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Briefings took place at 8am on the mornings of 28th and 29th December with a focus on daytime street clearance protocols for all boat teams. Although the weather in York had improved, the flow of water from higher ground was expected to peak at 7am on 28th December with the possibility of overtopping the flood defences. Thankfully, this did not happen as the peak was approximately 0.5m below the flood defence height in most areas. With a family rescued from their flooded house by the Merseyside Team on 28th December, teams remained on emergency standby overnight.
MFRS crews carried out the rescue of four people from their stranded vehicle on 29th December after they had made a wrong turn and their car was inundated with floodwater.
During this period six mutual assistance Type B Boat Teams were available at the SHA plus a boat team from the host Service in North Yorkshire, with three High Volume Pumps also available through mutual assistance arrangements.
Between 29th and 31st December, an SHA was once again established at Cumbria Fire & Rescue Service HQ in Penrith, with the MFRS Boat Team required to stand by along with four other boat teams and two HVP teams from across the country. Thankfully assets were not deployed due to the impact of the weather front not being as severe as expected. However all assets were then redeployed from Penrith to York on the morning of 31st December to provide relief assistance to crews in York.
On 31st December there were 10 boat crews from around the UK, three Water Rescue Tactical Advisors and Enhanced Logistical Support (ELS), all providing assistance to North Yorkshire FRS with floods still affecting all areas of the county. Water levels in and
around the area of York were still very high at around 3.5m but they had peaked at 5.4m earlier in the week.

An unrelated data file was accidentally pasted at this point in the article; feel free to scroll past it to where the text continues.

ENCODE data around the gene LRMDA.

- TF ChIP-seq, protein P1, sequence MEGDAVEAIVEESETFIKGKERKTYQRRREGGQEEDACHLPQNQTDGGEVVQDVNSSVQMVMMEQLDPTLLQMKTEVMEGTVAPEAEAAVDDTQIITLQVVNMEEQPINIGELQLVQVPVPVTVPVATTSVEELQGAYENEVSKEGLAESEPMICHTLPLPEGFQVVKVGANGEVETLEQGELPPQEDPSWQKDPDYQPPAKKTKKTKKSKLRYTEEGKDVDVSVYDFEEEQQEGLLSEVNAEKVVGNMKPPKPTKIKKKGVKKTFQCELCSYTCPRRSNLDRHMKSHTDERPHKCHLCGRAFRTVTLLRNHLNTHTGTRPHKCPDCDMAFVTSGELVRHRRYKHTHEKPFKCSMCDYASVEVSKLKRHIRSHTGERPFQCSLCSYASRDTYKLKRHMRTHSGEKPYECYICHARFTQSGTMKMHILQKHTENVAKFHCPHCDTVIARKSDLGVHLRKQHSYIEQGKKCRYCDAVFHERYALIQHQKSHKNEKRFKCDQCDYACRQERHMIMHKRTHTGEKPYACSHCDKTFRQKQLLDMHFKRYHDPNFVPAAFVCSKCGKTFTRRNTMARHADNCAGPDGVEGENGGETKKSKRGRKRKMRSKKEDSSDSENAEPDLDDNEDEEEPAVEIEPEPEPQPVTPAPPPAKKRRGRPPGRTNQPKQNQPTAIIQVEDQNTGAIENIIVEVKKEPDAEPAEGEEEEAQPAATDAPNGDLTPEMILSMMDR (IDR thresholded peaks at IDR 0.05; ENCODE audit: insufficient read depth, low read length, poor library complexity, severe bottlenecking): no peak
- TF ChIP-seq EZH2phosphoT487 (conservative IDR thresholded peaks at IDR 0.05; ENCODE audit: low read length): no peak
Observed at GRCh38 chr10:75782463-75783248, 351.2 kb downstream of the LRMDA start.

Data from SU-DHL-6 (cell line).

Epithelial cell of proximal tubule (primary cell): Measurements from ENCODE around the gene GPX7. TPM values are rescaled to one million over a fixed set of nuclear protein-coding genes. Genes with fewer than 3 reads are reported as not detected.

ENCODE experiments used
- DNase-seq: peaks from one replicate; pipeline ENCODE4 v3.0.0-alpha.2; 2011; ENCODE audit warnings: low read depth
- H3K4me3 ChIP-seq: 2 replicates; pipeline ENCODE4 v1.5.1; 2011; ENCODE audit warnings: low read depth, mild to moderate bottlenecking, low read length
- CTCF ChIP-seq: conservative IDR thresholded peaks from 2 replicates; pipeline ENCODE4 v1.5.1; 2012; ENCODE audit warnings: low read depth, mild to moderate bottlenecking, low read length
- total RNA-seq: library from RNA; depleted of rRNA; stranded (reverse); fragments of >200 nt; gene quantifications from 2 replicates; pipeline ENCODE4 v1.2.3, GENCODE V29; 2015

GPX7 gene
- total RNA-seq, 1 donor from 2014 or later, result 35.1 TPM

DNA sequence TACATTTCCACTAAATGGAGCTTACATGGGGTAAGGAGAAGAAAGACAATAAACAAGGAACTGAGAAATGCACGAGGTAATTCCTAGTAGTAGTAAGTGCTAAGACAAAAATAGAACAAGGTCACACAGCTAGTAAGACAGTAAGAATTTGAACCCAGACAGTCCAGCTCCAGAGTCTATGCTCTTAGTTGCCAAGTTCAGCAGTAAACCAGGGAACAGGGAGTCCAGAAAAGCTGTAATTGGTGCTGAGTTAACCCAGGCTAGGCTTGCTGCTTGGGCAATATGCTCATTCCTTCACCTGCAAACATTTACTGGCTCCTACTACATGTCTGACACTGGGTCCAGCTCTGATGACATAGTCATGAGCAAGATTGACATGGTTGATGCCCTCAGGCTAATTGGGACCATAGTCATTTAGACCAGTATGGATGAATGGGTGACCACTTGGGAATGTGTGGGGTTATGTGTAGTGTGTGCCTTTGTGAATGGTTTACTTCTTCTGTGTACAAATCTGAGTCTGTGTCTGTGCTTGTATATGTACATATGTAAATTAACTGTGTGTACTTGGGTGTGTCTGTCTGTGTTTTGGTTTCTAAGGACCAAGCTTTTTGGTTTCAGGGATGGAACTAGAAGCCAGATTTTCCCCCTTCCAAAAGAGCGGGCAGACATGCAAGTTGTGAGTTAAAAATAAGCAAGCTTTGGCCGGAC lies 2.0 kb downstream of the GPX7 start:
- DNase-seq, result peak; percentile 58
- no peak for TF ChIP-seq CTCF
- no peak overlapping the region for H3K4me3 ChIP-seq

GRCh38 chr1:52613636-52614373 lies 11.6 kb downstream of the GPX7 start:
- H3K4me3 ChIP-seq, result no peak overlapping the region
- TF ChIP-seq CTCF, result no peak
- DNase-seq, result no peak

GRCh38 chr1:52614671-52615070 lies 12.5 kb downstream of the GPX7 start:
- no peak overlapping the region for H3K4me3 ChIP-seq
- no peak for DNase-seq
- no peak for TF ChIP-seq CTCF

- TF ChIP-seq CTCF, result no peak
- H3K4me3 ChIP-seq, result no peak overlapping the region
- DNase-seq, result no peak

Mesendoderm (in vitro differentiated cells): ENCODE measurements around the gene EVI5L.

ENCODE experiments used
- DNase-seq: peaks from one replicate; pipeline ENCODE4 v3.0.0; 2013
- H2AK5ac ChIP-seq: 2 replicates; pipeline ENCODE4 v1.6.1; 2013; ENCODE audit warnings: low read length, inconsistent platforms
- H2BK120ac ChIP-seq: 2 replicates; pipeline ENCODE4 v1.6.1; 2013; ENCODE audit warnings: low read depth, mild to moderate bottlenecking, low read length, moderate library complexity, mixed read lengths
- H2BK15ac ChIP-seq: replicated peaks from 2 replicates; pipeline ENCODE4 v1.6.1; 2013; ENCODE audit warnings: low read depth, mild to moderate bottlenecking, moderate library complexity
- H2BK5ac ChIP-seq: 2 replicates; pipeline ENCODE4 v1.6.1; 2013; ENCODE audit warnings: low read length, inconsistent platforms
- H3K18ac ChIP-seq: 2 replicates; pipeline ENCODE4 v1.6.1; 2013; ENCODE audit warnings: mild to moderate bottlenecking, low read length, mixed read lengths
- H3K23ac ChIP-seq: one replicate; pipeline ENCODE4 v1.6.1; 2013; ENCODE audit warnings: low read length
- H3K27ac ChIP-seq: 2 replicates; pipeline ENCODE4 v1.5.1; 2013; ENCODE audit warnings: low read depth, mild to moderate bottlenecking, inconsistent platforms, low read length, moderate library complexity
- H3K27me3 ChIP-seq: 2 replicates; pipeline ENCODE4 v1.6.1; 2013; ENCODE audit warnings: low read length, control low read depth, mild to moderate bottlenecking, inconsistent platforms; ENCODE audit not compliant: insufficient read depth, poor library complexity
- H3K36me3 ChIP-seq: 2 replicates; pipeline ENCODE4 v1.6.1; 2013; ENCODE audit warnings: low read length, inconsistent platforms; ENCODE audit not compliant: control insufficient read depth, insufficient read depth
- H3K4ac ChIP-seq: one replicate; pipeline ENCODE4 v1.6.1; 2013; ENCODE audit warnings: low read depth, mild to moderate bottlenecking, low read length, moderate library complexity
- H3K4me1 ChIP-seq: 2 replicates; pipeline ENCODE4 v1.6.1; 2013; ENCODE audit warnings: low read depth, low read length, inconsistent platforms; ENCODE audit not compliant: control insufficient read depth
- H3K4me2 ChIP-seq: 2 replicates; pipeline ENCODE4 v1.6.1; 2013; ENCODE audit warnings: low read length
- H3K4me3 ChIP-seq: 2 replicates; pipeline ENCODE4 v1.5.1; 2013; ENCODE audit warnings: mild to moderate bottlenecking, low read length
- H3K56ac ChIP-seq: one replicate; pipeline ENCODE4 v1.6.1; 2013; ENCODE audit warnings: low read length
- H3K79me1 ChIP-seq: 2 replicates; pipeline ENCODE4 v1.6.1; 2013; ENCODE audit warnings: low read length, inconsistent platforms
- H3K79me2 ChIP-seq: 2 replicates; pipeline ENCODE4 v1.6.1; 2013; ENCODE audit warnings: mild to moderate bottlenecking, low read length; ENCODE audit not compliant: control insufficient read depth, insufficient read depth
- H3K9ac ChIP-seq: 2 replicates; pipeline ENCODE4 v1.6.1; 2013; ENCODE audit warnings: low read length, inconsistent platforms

Merseyside, Nottinghamshire, London & Hereford & Worcester Fire & Rescue Services provided emergency response assistance to North Yorkshire Fire & Rescue Service, given the heightened risk of persons falling into the swollen River Ouse whilst out celebrating New Year’s Eve. Thankfully the New Year celebrations passed off without serious incident.
All National Resilience assets were finally stood down at 9am on 1st January 2016.
Designated Welfare Officers were placed with crews throughout the deployment to ensure crews were able to remain resilient in extremely arduous conditions. MFRS Senior Officers provided updates of rescue activity throughout the deployment in York to the Chief Fire and Rescue Advisor to Government, Peter Holland, and Chief Fire Officer and National Resilience Lead, Dan Stephens, who coordinated the response along with HVP and Flood Response Capability Lead, Richard Lawrence, and CFOA Operations Director, Roy Wilsher.
As major flooding incidents such as this become more common, the Fire & Rescue Services have consistently demonstrated the ability to provide a highly effective response to support affected areas using national and local assets under the National Coordination and Advisory Framework.
Photo courtesy of Paul Wharton Photography.
Photo courtesy of Paul Wharton Photography.

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